Have You Heard? Facts From The Field is a weekly feature from the Office for State, Tribal, Local and Territorial Support to provide CDC and the field with facts and news from state, tribal, local and territorial public health agencies. We invite you to read and share this information broadly.
View the Current Have You Heard?
September 28, 2011
- The American College of Obstetricians and Gynecologists recently released contraceptive guidelines based on the US Medical Eligibility Criteria for Contraceptive Use.
- Alabama's Title X-supported centers provided contraceptive care to 107,800 women statewide in 2008 ― 79% of whom had incomes at or below federal poverty level.
- NYC's Bronx Teen Connection is partnering with 39 community-based organizations, schools, and clinics to reach over 11,000 youth with evidence-based teen pregnancy prevention programs and over 2,100 youth with enhanced clinical services.
September 21, 2011
- As a result of the Cherokee Nation Healthy Nation/Foods Project, vendor policies were changed to mandate that all Cherokee Nation concession stands sell only healthy or traditional foods.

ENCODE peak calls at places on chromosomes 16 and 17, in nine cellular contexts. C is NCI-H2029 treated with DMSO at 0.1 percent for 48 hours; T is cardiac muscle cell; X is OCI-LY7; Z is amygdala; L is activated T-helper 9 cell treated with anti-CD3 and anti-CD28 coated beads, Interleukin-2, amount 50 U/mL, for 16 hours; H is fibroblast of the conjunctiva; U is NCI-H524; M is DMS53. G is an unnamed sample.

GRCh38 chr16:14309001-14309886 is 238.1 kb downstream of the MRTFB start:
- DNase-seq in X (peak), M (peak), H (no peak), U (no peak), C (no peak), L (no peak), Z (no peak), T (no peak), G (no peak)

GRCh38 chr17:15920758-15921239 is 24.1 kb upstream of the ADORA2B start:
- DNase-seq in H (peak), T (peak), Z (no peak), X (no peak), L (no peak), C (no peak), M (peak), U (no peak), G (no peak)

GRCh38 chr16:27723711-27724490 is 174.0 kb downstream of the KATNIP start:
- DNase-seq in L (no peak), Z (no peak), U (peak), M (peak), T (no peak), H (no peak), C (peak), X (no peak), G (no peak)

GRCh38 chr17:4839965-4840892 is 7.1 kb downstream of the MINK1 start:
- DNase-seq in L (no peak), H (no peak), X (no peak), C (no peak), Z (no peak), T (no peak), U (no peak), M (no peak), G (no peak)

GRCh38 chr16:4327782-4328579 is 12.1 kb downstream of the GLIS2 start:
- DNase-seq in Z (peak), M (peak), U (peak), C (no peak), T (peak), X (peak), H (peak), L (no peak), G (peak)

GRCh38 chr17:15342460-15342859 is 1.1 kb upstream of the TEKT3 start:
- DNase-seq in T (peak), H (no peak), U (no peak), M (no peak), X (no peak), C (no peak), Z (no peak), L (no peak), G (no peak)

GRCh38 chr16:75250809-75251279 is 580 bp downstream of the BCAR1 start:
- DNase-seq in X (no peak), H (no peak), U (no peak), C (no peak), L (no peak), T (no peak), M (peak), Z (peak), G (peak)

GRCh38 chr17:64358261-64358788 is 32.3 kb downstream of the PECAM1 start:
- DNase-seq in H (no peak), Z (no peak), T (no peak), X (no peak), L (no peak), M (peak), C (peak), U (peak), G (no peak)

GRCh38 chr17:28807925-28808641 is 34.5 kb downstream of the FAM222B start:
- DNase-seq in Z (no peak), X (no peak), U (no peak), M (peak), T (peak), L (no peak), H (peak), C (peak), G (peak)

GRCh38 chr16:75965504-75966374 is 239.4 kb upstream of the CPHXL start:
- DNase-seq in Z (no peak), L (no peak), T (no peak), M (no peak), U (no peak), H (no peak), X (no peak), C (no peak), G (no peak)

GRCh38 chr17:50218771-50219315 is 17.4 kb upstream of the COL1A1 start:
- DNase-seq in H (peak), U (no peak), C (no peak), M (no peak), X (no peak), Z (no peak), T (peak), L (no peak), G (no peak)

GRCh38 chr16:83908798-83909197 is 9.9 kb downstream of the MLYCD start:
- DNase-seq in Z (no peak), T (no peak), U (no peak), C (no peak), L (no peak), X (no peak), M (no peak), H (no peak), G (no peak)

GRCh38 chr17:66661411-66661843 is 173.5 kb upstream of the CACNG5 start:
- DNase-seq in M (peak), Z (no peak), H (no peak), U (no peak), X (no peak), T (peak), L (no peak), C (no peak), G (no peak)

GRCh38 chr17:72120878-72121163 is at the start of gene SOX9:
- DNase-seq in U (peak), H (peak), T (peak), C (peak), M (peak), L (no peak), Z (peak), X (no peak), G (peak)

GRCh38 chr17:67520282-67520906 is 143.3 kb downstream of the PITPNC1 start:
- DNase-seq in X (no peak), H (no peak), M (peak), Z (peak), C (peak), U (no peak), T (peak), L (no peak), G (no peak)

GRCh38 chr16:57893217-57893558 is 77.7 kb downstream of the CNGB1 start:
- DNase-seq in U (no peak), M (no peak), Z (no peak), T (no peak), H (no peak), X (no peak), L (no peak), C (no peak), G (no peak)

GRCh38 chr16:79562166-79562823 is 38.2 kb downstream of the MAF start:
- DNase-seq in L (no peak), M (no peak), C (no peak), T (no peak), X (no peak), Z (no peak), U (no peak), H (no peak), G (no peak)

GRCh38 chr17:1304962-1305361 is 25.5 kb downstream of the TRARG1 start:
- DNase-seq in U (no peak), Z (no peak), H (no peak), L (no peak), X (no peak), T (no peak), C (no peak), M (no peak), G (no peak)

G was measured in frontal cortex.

- The Native Gardens Project of the Standing Rock Sioux Tribe reclaims cultural knowledge and traditions to promote health and help prevent type 2 diabetes.
- The SouthEast Alaska Regional Health Consortium Traditional Foods and Wisdom program helped 86% of Alaska Native households in Wrangell gather, prepare, or store traditional foods to help them reconnect with their culture's healthy past.
September 14, 2011
- California's adult smoking rate has declined by nearly 50% since the state began the nation's longest-running tobacco control program in 1988.
- High school smoking in New York declined by more than 50% (27.1 to 12.6 percent) from 2000-2010.
- The University of Kentucky is one of over 500 U.S. college campuses that has enacted 100% smoke-free or tobacco-free policies.
September 8, 2011
- National public health accreditation launches next week.
- Over 23,000 St. Clair County residents joined the "Get Up & Go!" effort as part of the County's community health improvement process, which is required for accreditation.
- Elementary students who were physically inactive during recess decreased from 21% to 5% after quality improvement methods were applied in Martin County, FL.
- Page last reviewed: November 9, 2015
- Page last updated: November 9, 2015
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